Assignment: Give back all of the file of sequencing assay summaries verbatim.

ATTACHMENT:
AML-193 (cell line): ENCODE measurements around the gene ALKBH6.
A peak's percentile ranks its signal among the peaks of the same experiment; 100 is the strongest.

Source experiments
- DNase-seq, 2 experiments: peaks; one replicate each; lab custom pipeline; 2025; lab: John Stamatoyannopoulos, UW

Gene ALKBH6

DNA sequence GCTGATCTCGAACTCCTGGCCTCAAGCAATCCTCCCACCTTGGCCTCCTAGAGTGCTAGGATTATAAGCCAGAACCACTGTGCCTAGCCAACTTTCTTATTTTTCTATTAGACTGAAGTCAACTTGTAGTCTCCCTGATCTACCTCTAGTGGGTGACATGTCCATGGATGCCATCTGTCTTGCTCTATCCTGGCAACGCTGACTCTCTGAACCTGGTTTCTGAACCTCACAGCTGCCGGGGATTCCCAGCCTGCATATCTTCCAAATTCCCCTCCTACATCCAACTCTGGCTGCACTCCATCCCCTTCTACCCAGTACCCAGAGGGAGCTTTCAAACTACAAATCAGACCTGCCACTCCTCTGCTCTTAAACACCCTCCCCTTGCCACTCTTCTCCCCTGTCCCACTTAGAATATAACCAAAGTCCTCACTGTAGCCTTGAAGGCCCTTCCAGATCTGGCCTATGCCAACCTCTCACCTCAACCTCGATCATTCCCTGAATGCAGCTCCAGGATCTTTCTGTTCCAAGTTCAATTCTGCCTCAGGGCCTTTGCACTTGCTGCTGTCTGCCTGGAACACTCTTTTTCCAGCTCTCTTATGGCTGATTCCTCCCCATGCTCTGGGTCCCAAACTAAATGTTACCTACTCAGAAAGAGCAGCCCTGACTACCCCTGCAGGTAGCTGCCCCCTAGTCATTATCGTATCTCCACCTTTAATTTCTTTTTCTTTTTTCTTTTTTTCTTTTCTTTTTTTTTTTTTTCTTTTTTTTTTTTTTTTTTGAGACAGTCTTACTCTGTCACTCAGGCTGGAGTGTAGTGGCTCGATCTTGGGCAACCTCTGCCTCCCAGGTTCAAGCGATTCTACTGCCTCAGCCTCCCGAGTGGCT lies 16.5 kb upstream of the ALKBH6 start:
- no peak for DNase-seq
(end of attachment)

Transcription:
AML-193 (cell line): ENCODE measurements around the gene ALKBH6.
A peak's percentile ranks its signal among the peaks of the same experiment; 100 is the strongest.

Source experiments
- DNase-seq, 2 experiments: peaks; one replicate each; lab custom pipeline; 2025; lab: John Stamatoyannopoulos, UW

Gene ALKBH6

DNA sequence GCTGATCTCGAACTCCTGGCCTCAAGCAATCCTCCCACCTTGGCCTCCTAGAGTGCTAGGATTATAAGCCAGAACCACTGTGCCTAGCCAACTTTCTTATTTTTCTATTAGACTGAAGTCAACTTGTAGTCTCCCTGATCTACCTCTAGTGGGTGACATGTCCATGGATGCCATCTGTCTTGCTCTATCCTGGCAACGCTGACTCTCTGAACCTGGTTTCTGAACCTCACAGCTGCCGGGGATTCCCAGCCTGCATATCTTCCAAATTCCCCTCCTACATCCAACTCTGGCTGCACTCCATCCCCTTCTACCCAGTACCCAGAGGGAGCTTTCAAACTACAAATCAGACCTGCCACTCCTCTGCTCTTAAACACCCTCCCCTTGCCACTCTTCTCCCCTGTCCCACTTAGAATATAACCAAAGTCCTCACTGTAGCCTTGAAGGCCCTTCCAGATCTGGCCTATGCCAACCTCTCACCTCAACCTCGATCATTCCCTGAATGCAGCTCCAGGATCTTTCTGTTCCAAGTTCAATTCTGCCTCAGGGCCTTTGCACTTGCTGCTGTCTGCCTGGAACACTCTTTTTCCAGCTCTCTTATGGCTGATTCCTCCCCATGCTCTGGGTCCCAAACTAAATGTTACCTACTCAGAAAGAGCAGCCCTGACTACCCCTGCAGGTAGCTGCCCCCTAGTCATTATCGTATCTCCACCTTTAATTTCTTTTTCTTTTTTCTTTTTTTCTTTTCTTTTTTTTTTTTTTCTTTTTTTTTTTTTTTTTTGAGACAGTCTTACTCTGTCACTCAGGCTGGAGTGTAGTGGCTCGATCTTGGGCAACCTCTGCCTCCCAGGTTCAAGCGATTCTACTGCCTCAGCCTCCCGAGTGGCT lies 16.5 kb upstream of the ALKBH6 start:
- no peak for DNase-seq